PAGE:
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Old 03-17-2011, 03:55 PM
 
Location: Earth
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Anybody ever do a bill of 'sale' for something where no cash exchanges hands?

I'm looking at trading a truck and a couple dirt bikes for another person's truck, no money being exchanged.

Any ideas how to write it up in a simple 'bill of sale'...? Just replace the $ amount with vehicle descriptions (?) or something like that?

Just trying to avoid confusion when going to register the new vehicle...
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Old 03-17-2011, 05:27 PM
 
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You can write up your Bill of Sale by using a statement to the effect of:

"For value received, hereby receipted, in the trade in of a (year) (make) (model) towards a
(year) (make) (model).

If you're showing more than one vehicle for the trade in, then just show the additonal vehicles as part of the "value received".

This is adequate to establish the change of ownership for both parties to the transaction.
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Old 03-17-2011, 05:45 PM
 
Location: Columbia, California
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If you do not state a dollar value the DMV will impose one off the blue book. So money ahead you will want to agree to a fair value to state.
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Old 03-17-2011, 09:01 PM
 
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Quote:
Originally Posted by ferretkona View Post
If you do not state a dollar value the DMV will impose one off the blue book. So money ahead you will want to agree to a fair value to state.
This is a state-by-state issue, so the OP needs to check on their local situation to know if stating a value per vehicle is desirable.

In the Western states where I live, the sales tax that results from a car purchase is only based upon the money that trades hands and the trade in vehicle portion of the price is not subject to sales tax. If there's no money that changed hands to complete the transaction, the trade is sales tax free on both sides of the deal. So, if you trade a $10,000 vehicle in on a $10,000 purchase, there's no sales tax due.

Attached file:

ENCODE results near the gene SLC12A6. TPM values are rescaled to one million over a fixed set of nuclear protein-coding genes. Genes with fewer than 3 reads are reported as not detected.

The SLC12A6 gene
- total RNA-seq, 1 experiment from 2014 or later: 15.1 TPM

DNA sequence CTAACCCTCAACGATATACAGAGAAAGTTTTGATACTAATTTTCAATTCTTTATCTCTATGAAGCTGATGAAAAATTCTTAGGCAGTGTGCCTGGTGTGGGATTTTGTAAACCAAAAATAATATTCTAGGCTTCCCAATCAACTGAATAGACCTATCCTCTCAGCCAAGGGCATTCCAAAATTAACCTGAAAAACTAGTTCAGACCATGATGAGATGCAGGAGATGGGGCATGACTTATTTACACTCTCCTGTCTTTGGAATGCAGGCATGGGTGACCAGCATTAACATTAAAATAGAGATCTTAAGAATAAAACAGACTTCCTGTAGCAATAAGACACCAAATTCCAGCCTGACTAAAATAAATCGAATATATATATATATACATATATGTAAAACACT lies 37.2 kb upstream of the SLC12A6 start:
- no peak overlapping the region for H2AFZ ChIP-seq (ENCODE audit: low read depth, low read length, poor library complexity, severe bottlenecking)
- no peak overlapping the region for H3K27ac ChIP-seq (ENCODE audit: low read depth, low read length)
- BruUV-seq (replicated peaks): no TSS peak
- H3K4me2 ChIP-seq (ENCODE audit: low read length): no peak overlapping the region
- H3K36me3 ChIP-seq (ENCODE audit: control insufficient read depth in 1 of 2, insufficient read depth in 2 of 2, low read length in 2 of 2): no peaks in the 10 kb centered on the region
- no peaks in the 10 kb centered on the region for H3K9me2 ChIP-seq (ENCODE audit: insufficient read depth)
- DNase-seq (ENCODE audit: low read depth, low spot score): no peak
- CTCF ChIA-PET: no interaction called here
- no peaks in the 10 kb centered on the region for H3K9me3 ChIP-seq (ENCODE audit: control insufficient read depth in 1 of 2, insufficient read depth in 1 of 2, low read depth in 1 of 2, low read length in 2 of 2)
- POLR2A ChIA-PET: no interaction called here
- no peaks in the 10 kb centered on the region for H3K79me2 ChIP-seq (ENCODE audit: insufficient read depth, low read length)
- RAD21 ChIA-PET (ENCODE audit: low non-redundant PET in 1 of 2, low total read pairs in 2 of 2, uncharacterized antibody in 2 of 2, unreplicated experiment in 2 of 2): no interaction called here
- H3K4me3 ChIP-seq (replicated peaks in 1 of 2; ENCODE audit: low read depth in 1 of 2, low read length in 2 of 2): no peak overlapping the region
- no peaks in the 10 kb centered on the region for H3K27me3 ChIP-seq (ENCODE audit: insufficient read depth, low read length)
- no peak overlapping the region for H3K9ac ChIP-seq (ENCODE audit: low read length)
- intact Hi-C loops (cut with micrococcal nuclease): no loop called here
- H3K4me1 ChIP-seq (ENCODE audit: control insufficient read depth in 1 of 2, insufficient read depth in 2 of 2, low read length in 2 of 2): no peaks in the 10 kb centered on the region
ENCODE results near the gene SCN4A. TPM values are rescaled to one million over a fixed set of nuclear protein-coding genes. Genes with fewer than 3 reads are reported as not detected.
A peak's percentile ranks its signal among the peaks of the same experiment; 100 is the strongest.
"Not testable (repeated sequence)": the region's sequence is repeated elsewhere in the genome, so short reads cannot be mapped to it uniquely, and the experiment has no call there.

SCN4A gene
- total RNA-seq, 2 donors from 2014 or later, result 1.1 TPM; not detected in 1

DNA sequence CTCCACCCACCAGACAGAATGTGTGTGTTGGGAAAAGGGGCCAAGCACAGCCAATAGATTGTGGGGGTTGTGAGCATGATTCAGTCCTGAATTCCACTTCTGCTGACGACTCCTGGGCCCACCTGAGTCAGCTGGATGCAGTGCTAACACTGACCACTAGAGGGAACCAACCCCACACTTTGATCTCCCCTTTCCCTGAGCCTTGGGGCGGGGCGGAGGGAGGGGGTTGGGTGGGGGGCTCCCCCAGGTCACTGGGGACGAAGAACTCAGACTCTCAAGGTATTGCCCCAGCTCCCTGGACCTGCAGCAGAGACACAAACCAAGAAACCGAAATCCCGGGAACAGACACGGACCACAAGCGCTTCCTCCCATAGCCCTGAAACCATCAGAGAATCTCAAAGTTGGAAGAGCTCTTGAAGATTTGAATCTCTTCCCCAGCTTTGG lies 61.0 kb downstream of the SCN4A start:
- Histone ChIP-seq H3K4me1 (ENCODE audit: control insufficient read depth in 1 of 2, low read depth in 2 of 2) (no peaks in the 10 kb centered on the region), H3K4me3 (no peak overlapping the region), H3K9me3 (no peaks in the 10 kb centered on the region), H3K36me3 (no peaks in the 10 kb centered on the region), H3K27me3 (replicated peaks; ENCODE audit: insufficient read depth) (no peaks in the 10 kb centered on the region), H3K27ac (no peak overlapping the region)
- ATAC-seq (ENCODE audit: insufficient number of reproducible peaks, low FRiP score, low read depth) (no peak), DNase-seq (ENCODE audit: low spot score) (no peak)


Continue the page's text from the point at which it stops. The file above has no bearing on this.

At the same time, the ownership/registration fees are based upon the book values that the state/counties use. Doesn't matter what you paid for the vehicle, it gets taxed the same as every other one like it no matter what the condition.
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Old 03-18-2011, 09:21 AM
 
Location: Earth
1,442 posts, read 3,569,406 times
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thanks for the info...will get input from the DMV on this too

I'm sure there is a way for them to fleece people on trades too...so I won't be surprised if a trade is taxable.
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Old 03-21-2016, 09:06 PM
 
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Default Bill of Sale

Wondering if any has ever done this before. I am selling my truck and also need work done on my house. Example, selling my truck for $3000 and need $600 worth of work done on house. What forms do I prepare for the sale of truck for $2400 and the same bill of sale for $600 worth of work.
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Old 03-22-2016, 06:16 AM
 
Location: Huntsville
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These are two separate transactions.... I wouldn't want to comingle them in the event that you have issues with the contractor later down the road where you would muddy the water in court if you ever had to go. You might want to check your state laws.


If it were me, I would write up a contract for the work that lists out specific performance that the person you are contracting with is to do and then list the agreed upon amount of $600. I would then make the note that the contractor has agreed that in lieu of a cash payment, you will apply the $600 cash as a reduction to the sale price of the truck, bringing the price down from $3,000 to $2,400.


Both of you get it signed with a notary.


Then, I would write a bill of sale for the remaining $2,400 for the truck.




I wouldn't try to group it all together.
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Old 03-22-2016, 07:46 AM
 
Location: Billings, MT
8,985 posts, read 7,076,226 times
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Long ago, I was told that in order to be a legal transaction money had to change hands.
So, in a barter situation, the Bill Of Sale had to state "For $1 and value received..."
I don't know if that was true then, and I don't know if it is true now.
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Old 03-22-2016, 09:47 AM
 
Location: Huntsville
5,328 posts, read 3,589,684 times
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Well, in this instance it is providing a service in return for something with a monetary value... Work for a truck. Since the truck has a monetary value I think this would be enough. But again..... it could vary from state to state so the best thing to do is check your local laws.
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